Core & Restore – Stress, Immunity & The ‘Second Brain’ In Your Gut

Scientists are now calling the network of neurons lining the gut the ‘second brain’, properly known as the enteric nervous system.

This ‘second brain’ in our bellies goes far beyond just processing the food we eat. As many as 100 million neurons embedded in the walls of our digestive tract manage the complex and messy business of breaking down food, absorbing nutrients and expelling waste, as well as the rhythmic muscle contractions that move everything down the line.  

Aside from the digestive process, the enteric nervous system in the gut partly determines our mood. 90% of the fibres from the main nerve in the abdomen, the vagus, carry information from gut to brain. The gut-brain connection is a two-way street, with most of the information travelling from the gut to the brain and not the other way round.

So if you experience gripping or tightness in your tummy, chances are, your belly is telling your brain to prepare for fight or flight. It is through this network of neurons that we feel ‘butterflies’ in the stomach, a common physiological response to stress. Our emotional well-being relies in part on these messages the belly sends to the brain. In fact over 90% of the body’s serotonin, the feel-good neurotransmitter which regulates mood, is found in the gut.

Immune System

In addition to emotional benefits, the latest research suggests that at least 70% of our immune system is in the gut, the trillions of bacteria that destroy and expel harmful invaders. This is why it is important to maintain the flora which lines the stomach. Our intestinal flora suffer as a result of stress, processed food, sugar, alcohol, anti-biotics, tap water etc. Research also indicates that restoring the gut flora is a significant help to those trying to lose weight.

Interestingly, learning to relax and manage stress effectively can result in a leaner mid-section. Gaining weight around your tummy is specifically linked to the stress hormone, cortisol, released when the brain feels under threat. Along with adrenaline, cortisol provides a quick burst of energy allowing you to react to the perceived danger. These days, many of us live in continuous fight or flight mode.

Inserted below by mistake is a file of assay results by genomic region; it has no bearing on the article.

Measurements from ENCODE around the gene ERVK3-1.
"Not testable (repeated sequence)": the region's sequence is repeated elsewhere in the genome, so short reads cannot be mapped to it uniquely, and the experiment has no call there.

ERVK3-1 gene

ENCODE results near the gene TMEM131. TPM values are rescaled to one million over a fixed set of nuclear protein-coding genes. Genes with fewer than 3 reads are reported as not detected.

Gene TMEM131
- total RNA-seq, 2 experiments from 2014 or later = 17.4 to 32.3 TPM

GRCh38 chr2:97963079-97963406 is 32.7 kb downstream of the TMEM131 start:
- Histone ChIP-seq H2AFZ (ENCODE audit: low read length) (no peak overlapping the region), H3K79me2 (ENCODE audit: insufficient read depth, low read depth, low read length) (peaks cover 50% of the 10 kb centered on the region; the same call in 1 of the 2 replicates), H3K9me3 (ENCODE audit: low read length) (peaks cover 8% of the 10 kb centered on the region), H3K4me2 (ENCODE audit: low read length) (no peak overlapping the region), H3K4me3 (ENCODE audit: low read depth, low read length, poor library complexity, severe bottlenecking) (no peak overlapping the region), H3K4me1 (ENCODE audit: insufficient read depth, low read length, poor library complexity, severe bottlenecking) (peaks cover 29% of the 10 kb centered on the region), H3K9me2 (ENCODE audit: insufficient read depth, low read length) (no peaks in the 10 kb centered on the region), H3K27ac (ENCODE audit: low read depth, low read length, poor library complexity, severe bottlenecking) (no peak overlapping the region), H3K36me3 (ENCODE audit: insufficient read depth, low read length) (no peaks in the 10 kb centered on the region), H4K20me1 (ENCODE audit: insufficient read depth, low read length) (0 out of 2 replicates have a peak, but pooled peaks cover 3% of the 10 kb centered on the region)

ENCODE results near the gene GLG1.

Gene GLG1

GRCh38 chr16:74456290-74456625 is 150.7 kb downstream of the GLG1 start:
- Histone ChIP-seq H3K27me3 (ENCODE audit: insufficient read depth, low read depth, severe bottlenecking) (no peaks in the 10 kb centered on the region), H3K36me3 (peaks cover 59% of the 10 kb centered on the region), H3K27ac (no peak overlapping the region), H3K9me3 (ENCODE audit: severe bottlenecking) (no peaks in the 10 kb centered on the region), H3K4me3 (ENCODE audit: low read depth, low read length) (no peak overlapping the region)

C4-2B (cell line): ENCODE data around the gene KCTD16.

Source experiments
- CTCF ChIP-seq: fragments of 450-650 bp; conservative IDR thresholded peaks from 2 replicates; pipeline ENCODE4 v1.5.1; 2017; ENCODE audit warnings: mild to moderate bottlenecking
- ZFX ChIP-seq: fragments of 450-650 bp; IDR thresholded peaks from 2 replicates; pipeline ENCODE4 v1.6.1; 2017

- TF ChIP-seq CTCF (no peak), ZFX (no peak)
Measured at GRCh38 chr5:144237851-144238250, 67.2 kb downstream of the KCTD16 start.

Fight Or Flee

The problem is that we don’t often get to fight or flee in response to stress, which would provide a natural release for the excess energy. Unless you do something physical with all that energy, in the form of fat and glucose, your body re-deposits it as fat around the middle. This fat around the middle has been linked with heart disease, stroke, diabetes and high blood pressure.

What To Do

So how can we best take care of this vital system that digests our food, boosts mood, improves immunity and helps us maintain a healthy weight?  A wholesome diet, physical exercise, rest and relaxation. Simples.

Side Angle pose

Learn more at my Core & Restore workshop this Sunday the 8th May where we will practice intelligent core work, respecting as well as strengthening the muscles which wrap around the digestive system. In the latter half of the workshop, you will experience the deep release of restorative yoga poses which help us to let go of the gripping sensations we experience in the belly as a result of stress. Restorative yoga triggers the Relaxation Response, soothing the nervous system and allowing you to rest deeply. We will also send some loving kindness to our bellies, adapted from the mindfulness meditation tradition: ‘May I digest well.  May I feel ease in my tummy.  May I accept my tummy as it is.’ 

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